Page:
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DarkStar
May 2nd, 2006, 13:51
I am a D&D n00b (and proud of it!) and was wondering about Encounter Levels as of late. Seems like I just can't get it well enough. I read (and use) the rules in Dungeon Master's Guide, there's a nice table depicting EL and Experience Points for those encounters. It is said somewhere in the rulebooks that those tables are for a party consisting of four Player Characters. I have five in my group, so I try to make the EL a tiny bit higher. So far, I had two combats with goblins:


1 PC vs 2 Goblins (1/3 EL for each).
5 PCs vs 6 Goblins (this gives us EL 2, as far as I know!)The problem is - both encounters were too easy, in my opinion. I almost had no chance to act, my players killed those poor bastards easily. We are talking of 5 1st level characters here. Six Goblins are not a challenge? Maybe it should be 3 Goblins on 1 1st lv PC (3 * 1/3 = 1)? Of course, 12 goblins is just boring, but I am giving an example in terms of Encounter Level. Could I ask the more experienced DMs in these forums to cast some light on the topic?

Thanks in advance!

mr_h
May 2nd, 2006, 14:04
I use the encounter calculator at d20srd.org to figure out the numbers since I can't do math worth a darn. It doesn't come out always right, but if you have a number of encounters in a row it seems to work fine (IE, if you have three encounters before they rest/heal up).

Sometimes I guess it's just trial and error :)

DarkStar
May 2nd, 2006, 14:19
I use the encounter calculator at d20srd.org to figure out the numbers since I can't do math worth a darn.

I used the EL calculator at Wizards' website and cross-referenced the rulebooks. I use d20srd.org website everytime we play (even though I have C-SRD, I just find web-based SRD easier to use, especially since I have their Firefox plugin installed). You know what? It says that 5 1st lv PCs meeting 6 goblins is a very difficult one. I would call it below moderate when we played three days ago. ;) My monk was injured by a javelin, but other than that there were no casualties. The sorcerer took out two of six monsters at the very beginning, casting the Sleep spell and the other four were quite easy to beat. *sigh*

richvalle
May 2nd, 2006, 14:38
Someone pointed me to this:
http://www.geocities.com/edymnionii/EPLvsEL.html

A while back.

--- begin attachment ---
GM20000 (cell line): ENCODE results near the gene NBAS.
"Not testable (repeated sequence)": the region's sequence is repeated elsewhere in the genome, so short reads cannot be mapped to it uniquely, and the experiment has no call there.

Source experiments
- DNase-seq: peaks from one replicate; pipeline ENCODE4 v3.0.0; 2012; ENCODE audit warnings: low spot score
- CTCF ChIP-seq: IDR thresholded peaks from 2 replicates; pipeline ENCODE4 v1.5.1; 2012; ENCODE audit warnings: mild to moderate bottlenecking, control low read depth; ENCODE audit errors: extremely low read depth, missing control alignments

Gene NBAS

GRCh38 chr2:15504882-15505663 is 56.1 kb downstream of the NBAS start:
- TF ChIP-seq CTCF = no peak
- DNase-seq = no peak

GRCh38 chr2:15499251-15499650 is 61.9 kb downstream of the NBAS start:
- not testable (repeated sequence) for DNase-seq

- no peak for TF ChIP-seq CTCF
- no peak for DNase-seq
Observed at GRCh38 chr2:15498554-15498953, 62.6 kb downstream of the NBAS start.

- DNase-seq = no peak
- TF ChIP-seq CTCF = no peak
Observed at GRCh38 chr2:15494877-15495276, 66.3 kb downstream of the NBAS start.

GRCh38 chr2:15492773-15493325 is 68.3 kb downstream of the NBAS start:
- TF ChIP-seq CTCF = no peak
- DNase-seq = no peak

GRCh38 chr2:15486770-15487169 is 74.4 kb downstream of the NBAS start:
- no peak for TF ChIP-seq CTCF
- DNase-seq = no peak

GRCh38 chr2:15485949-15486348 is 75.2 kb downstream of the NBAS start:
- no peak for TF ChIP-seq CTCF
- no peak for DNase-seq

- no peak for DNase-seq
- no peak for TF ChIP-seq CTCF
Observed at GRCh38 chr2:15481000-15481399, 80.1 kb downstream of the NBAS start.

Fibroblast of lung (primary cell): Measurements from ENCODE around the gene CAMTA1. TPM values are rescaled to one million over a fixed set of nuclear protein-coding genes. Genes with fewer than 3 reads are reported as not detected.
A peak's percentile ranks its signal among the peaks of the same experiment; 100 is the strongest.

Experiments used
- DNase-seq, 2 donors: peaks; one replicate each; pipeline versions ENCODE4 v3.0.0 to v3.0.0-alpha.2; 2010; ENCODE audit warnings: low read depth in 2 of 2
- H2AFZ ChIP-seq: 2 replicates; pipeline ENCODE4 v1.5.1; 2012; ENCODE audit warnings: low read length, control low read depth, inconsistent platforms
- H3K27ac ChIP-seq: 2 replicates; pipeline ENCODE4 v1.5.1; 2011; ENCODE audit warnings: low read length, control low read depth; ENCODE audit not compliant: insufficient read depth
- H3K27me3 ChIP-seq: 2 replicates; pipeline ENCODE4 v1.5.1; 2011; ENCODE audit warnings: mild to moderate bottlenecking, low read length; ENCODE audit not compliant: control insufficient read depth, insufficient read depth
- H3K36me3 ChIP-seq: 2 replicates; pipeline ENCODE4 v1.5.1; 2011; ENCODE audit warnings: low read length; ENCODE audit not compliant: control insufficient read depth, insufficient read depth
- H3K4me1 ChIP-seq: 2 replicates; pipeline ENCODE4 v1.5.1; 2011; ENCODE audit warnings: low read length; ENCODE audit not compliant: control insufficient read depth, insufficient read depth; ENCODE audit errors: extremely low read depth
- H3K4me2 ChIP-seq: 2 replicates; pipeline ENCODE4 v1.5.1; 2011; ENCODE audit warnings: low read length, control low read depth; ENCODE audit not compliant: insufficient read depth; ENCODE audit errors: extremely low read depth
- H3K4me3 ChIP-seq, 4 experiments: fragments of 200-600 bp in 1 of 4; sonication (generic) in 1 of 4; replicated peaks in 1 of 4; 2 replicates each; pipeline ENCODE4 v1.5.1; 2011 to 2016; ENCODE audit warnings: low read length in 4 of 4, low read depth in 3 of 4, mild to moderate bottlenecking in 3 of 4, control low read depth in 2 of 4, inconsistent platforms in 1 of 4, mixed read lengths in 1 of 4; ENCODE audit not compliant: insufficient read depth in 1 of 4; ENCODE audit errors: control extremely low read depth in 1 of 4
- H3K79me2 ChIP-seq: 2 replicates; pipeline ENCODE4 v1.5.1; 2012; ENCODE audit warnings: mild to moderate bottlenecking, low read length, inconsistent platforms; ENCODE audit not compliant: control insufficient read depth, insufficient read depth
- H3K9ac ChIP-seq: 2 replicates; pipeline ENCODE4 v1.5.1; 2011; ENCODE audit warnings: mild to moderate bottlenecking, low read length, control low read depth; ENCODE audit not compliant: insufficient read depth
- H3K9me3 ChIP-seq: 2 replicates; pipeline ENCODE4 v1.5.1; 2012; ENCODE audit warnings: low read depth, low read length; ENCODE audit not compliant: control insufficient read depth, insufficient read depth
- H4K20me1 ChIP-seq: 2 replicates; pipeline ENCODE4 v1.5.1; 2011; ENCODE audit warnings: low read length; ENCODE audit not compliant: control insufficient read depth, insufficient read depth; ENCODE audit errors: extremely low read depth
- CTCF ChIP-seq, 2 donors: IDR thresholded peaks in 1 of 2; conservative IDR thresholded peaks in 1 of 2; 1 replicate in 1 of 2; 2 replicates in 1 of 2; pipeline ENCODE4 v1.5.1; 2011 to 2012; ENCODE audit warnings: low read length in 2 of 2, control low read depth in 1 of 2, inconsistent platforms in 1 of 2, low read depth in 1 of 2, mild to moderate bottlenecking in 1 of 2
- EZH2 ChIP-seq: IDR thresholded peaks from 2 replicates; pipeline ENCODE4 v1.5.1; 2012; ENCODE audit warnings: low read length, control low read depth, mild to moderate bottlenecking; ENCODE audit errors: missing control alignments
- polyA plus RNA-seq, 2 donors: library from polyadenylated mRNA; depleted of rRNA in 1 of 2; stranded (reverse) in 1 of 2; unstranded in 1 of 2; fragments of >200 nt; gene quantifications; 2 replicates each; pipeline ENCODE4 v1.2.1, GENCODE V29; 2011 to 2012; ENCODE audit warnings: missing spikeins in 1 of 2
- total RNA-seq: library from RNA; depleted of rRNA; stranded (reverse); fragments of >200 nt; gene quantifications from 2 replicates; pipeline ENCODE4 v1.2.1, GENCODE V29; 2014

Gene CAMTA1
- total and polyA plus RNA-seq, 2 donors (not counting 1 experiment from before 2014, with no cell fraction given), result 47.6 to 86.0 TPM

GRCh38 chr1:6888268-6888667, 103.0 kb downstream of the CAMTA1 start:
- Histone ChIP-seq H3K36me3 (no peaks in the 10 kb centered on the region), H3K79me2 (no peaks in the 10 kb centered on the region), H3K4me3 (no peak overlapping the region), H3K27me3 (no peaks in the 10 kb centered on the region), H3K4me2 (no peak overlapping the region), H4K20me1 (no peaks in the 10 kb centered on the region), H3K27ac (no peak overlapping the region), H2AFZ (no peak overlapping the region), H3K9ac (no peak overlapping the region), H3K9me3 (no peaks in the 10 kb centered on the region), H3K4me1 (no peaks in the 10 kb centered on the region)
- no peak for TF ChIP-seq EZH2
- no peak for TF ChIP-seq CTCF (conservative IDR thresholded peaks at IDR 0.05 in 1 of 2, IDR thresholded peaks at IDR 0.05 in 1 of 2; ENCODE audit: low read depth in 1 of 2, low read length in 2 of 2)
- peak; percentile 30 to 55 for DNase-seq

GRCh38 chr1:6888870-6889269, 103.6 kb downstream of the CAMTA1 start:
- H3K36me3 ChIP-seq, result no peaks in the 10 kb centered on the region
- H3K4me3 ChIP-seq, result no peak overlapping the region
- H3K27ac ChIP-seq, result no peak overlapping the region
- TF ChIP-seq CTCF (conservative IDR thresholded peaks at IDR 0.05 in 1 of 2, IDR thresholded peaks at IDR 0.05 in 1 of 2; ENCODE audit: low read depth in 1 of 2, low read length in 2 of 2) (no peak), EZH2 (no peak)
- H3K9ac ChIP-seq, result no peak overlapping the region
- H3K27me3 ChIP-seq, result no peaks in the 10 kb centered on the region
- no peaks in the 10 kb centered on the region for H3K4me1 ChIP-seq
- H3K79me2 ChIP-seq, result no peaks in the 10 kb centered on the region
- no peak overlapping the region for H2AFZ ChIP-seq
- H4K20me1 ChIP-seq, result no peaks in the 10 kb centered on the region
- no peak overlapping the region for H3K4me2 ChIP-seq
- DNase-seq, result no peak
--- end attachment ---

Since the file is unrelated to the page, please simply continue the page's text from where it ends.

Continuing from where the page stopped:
Though it also says that encounter is 'very hard

rv

Cypher
May 2nd, 2006, 17:27
Nothing beats experience for calculating difficulty levels.

For the mathematically inclined, I've provided a link to an encounter calculator that uses the Chi/Rho method to calculate comperable power levels between groups of mixed CR creatures vs mixed level parties. This tool says that 6 goblins vs 5 level 1 players is a very easy combat.

www.novuscom.net/~chrisjdoucette/downloads/EL-XP-Calculator-35-v1.6.zip

One tool I built for my own use, and I'll share it here for you all, is an average damage output calculator. The idea of this tool is to give you the round by round average damage output of a character. It is not super refined because it was built for personal use, but if you find it helpful then that's great :D

Use it to compare your parties average damage per round to your enemy's hit points to get an average number of rounds this combat should take. Is this the be all end all solution to encounter balance? Not even close, but it does help give an idea of the staying power of your encounters. Once you've found the damage output of your players, and have an average number of rounds your encounter will live, put your monsters in as well to determine how much average damage they will do over those same rounds.

OK enough of the preview... hope this helps.

http://www.novuscom.net/~chrisjdoucette/downloads/Damage%20Output%20Calculator.xls

*Note: it has macros to calculate values, there's nothing bad.

bobthebuilder
May 2nd, 2006, 18:07
I have a table that you can use to find out whether a combat encounter will be challenging no matter how many PCs are in the party or what level they are. And it is accurate. (You can use it with just one PC, 4 PCs of varying levels or even 8 or more PCs).